NEIL GERSHENFELD is director of MIT’s Center for Bits and Atoms; founder of the global fab lab network; the author of FAB; and co-author (with Alan Gershenfeld & Joel Cutcher-Gershenfeld) of Designing Reality. Neil Gershenfeld's Edge Bio Page


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Ecology of Intelligence

[7.23.19]

I don't think a singularity is imminent, although there has been quite a bit of talk about it. I don't think the prospect of artificial intelligence outstripping human intelligence is imminent because the engineering substrate just isn’t there, and I don't see the immediate prospects of getting there. I haven’t said much about quantum computing, other people will, but if you’re waiting for quantum computing to create a singularity, you’re misguided. That crossover, fortunately, will take decades, if not centuries.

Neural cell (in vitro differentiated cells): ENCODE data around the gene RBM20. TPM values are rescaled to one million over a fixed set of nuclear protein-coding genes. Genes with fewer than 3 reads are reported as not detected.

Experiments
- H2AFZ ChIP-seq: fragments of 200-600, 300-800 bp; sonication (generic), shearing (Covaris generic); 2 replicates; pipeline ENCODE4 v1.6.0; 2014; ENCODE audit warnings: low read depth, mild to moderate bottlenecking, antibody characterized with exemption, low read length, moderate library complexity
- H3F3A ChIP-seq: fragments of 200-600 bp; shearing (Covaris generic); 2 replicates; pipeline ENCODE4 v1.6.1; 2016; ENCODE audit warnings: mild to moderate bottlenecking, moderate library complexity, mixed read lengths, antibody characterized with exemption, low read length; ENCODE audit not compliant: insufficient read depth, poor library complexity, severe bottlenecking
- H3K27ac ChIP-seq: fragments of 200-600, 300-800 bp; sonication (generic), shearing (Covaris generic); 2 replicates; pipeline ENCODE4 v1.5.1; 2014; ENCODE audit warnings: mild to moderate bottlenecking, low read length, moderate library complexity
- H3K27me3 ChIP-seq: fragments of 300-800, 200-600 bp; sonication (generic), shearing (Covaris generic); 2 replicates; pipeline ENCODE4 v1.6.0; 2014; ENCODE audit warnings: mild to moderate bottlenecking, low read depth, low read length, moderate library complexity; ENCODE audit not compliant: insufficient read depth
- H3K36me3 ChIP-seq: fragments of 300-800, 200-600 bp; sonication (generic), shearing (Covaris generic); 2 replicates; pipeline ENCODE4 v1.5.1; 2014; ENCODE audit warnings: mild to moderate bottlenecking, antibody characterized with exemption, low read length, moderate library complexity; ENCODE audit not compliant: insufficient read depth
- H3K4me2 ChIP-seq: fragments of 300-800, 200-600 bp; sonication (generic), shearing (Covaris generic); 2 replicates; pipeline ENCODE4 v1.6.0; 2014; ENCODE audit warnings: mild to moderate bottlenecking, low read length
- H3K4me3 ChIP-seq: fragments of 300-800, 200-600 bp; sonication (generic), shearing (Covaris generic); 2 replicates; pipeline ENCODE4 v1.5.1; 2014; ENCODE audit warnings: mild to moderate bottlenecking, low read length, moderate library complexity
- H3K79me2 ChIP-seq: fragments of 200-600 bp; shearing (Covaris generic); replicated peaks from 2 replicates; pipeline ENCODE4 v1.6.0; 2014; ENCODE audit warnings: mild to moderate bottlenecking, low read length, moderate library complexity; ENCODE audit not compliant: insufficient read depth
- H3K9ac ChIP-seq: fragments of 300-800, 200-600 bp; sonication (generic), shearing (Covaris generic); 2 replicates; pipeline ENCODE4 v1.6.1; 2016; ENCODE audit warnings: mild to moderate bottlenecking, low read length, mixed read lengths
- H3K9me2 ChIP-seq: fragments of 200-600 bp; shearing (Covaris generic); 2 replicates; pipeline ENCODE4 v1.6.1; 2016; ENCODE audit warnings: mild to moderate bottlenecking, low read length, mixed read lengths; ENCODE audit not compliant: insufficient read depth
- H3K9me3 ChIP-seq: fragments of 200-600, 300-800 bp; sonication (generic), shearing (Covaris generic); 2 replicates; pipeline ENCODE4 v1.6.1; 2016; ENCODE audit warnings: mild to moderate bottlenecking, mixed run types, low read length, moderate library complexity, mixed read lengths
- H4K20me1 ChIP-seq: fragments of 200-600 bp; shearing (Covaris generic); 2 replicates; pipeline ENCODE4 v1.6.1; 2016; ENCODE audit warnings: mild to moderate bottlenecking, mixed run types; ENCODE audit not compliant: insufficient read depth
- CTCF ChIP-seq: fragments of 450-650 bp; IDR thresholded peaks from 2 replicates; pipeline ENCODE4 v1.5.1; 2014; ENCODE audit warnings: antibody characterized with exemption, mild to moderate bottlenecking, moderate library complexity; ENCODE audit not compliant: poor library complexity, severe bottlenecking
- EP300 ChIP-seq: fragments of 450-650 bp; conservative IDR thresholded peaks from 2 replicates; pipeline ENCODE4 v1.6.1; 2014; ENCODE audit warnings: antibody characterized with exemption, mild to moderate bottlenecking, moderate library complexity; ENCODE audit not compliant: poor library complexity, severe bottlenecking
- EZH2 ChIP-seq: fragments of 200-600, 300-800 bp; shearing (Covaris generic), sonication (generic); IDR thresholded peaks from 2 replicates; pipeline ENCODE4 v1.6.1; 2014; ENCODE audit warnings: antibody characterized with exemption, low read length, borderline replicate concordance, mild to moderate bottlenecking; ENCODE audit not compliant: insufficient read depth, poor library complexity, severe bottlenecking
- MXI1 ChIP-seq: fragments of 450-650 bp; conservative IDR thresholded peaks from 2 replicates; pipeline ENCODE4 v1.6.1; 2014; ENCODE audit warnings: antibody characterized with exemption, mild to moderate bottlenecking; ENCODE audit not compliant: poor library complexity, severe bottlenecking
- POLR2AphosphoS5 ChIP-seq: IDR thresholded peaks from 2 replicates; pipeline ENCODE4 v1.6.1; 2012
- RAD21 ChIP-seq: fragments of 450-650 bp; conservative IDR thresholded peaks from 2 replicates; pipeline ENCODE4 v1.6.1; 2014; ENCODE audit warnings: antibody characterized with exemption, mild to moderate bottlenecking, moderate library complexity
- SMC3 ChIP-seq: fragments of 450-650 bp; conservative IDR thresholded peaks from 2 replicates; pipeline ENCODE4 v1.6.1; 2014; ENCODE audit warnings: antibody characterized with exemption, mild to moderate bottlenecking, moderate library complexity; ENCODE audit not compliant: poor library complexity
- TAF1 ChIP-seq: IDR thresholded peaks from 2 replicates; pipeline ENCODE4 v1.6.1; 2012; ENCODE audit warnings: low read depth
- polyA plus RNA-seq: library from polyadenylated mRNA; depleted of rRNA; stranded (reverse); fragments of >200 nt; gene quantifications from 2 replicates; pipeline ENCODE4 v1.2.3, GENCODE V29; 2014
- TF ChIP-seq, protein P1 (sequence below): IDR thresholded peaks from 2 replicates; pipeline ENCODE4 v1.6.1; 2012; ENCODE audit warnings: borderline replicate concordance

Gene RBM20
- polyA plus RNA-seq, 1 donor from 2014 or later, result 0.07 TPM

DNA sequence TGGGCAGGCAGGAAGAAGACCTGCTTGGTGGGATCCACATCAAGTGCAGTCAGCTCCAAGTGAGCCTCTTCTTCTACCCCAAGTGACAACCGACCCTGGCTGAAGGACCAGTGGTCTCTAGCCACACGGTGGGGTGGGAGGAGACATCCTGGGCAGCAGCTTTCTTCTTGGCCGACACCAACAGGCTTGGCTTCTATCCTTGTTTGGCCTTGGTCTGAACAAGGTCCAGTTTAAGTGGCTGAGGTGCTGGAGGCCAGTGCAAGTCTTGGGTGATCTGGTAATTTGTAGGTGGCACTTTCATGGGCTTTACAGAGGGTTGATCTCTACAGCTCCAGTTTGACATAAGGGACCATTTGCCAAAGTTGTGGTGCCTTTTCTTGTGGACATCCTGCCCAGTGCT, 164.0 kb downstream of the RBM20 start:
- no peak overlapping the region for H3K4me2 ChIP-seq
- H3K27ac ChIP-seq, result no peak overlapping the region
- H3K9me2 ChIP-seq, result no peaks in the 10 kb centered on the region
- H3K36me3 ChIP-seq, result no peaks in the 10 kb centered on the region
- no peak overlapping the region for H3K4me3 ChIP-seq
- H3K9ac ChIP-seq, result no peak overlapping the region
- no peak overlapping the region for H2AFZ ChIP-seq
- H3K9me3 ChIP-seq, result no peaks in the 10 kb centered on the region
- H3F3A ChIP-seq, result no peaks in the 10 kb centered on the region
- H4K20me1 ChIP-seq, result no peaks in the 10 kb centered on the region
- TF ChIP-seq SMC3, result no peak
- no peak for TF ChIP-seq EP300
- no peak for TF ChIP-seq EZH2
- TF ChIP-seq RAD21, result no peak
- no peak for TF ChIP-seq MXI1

There’s this tremendous drive for intelligence, but there will be a long period of coexistence in which there will be an ecology of intelligence. Humans will become enhanced in different ways and relatively trivial ways with smartphones and access to the Internet, but also the integration will become more intimate as time goes on. Younger people who interact with these devices from childhood will be cyborgs from the very beginning. They will think in different ways than current adults do.

FRANK WILCZEK is the Herman Feshbach Professor of Physics at MIT, recipient of the 2004 Nobel Prize in physics, and author of A Beautiful Question: Finding Nature’s Deep DesignFrank Wilczek's Edge Bio Pag